The purpose of this article is to present and describe the technique of apicotomy proposed by Puricelli in 1987 as a viable option for dilacerated or ankylosed maxillary canines. The surgical procedure involves the separation and isolation of the apical region of the tooth root believed to be the site of ankylosis due to its proximity to the adjacent cortical bone.
Traditionally, once a tooth becomes ankylosed, surgical luxation has been the treatment of choice. After surgical luxation, immediate orthodontic traction is performed. If the tooth does not move during the next 6 months, the procedure is repeated; if it fails again, extraction of the ankylosed tooth is the treatment of choice. Orthodontic light forces should be immediately applied after luxation to prevent reankylosis, but even with immediate traction, ankylosis often occurs again.
With contemporary imaging techniques (cone-beam computed tomography), a better diagnosis of the area of ankylosis can be made. These images were widely used for all patients here described. When properly indicated, as demonstrated in the 3 cases presented, it is reasonable to consider the apicotomy surgical procedure as a viable therapeutic option following the failure of other maxillary canine traction mechanics.
Kokich extensively reviewed the surgical and orthodontic management of impacted maxillary canines and stated that if not instructed properly, the surgeon could select an inappropriate technique, leaving the orthodontist with the difficult if not sometimes lengthy and challenging task of erupting the impacted tooth into the dental arch. On the other hand, if the correct technique is chosen, the eruption process can be simplified, resulting in a predictably stable and esthetic result.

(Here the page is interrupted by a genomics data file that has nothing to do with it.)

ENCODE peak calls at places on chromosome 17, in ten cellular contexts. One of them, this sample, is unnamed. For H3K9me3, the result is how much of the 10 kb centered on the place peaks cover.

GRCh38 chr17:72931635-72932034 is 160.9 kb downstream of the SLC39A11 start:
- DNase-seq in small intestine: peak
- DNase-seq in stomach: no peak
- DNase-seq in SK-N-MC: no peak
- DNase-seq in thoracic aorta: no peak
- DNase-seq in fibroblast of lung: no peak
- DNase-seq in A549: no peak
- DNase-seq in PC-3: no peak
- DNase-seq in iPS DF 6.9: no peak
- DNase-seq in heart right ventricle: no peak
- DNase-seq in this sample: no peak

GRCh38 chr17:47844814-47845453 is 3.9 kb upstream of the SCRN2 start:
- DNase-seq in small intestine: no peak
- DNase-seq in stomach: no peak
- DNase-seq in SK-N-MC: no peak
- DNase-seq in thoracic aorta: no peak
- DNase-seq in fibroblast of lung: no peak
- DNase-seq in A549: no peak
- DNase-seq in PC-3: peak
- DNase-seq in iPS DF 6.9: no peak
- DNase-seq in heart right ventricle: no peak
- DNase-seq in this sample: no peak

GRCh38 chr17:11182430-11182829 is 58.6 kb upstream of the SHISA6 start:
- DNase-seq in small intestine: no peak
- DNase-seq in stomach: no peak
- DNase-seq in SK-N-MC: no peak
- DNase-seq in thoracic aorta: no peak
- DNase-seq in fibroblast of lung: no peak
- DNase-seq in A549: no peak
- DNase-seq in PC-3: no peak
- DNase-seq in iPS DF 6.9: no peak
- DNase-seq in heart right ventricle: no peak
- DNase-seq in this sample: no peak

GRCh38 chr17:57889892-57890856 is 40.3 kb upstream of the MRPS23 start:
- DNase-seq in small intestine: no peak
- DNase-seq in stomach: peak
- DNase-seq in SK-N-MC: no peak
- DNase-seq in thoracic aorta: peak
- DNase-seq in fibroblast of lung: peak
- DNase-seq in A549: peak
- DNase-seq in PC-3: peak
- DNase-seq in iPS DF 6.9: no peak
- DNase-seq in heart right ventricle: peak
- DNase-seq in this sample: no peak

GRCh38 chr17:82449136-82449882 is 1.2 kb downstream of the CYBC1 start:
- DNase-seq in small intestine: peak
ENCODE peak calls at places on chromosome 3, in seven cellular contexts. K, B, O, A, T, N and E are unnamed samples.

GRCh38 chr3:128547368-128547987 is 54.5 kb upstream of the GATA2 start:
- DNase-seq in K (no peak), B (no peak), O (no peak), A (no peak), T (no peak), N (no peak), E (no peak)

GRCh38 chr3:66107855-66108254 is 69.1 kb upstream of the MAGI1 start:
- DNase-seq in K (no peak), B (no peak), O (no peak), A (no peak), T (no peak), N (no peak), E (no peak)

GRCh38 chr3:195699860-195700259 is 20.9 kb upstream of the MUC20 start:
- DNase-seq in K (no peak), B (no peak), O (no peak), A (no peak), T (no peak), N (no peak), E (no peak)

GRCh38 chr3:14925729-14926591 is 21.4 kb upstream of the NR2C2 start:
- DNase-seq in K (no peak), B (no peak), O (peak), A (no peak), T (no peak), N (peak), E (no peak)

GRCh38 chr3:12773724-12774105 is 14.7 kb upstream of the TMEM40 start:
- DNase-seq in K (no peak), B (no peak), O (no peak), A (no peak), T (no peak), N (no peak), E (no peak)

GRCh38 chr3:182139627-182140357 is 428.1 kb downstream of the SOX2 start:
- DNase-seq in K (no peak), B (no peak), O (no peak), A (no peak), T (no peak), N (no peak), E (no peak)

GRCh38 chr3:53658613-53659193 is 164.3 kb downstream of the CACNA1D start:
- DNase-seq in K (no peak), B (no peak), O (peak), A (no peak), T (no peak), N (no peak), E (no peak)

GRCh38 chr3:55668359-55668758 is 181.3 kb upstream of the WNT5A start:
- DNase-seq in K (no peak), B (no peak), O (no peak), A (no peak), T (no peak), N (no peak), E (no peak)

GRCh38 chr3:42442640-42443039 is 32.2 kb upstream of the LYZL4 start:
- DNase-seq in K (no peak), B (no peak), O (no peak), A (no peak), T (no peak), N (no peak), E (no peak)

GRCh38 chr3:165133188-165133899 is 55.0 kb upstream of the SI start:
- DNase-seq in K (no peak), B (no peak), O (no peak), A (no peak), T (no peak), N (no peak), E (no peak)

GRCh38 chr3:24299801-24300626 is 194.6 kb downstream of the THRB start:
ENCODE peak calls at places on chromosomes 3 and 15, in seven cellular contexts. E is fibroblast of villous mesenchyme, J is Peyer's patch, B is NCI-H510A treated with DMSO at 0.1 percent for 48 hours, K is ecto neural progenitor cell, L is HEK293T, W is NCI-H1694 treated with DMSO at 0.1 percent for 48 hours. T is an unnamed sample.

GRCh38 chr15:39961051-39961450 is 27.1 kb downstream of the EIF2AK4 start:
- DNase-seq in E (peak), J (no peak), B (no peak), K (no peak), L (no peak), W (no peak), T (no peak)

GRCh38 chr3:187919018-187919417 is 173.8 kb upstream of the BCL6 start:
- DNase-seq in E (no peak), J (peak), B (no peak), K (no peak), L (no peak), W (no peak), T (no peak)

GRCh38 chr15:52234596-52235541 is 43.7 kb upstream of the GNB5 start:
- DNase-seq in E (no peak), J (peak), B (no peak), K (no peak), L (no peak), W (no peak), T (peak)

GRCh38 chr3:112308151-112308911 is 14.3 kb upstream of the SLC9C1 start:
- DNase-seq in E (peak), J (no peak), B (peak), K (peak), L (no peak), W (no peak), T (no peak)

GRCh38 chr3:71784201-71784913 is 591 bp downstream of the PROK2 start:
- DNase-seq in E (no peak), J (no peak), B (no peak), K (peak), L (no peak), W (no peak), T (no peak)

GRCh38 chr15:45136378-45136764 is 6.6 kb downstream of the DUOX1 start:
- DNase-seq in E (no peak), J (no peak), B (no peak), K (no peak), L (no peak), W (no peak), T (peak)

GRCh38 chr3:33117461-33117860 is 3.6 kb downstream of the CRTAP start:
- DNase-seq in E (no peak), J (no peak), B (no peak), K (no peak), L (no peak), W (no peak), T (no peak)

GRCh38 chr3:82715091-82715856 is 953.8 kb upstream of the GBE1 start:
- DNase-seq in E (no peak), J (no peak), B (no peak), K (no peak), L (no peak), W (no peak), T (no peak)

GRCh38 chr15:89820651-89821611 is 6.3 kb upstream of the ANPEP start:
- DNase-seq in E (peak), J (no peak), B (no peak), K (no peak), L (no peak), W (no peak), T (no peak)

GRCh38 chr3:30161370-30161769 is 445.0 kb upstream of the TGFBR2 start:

In general, patients with impacted maxillary canines are perceived to be more difficult and time-consuming to treat than the average orthodontic patient. Apicotomy has been successfully used during the past 25 years for conservative intervention in patients with suspected ankylosis of impacted maxillary canines, canines with dilacerations, or apical ankylosis, but it is contraindicated for young patients with incomplete rhizogenesis or for teeth with total root ankylosis.
The incidence of ankylosed maxillary canines is low, but when conservative techniques for inducing spontaneous eruption and orthodontic traction fail, a number of unpleasant problems can happen for patients and orthodontists alike. Although the mechanical management of impacted teeth is a routine task for most orthodontists, certain impactions can be frustrating.
In the clinical cases presented here, the treatment plan was driven by the maintenance of the canines instead of extraction and rehabilitation with a single-tooth implant-supported prosthesis, or closing the space by moving the posterior teeth forward. Additionally, the patients’ cooperation and the parents’ understanding allowed achieving esthetic and functional results.
The apicotomy surgical technique can be an effective option as an adjunctive treatment for ankylosed or dilacerated maxillary canines after the failure of conservative orthodontics biomechanics.
All authors have completed and submitted the ICMJE Form for Disclosure of Potential Conflicts of Interest, and none were reported.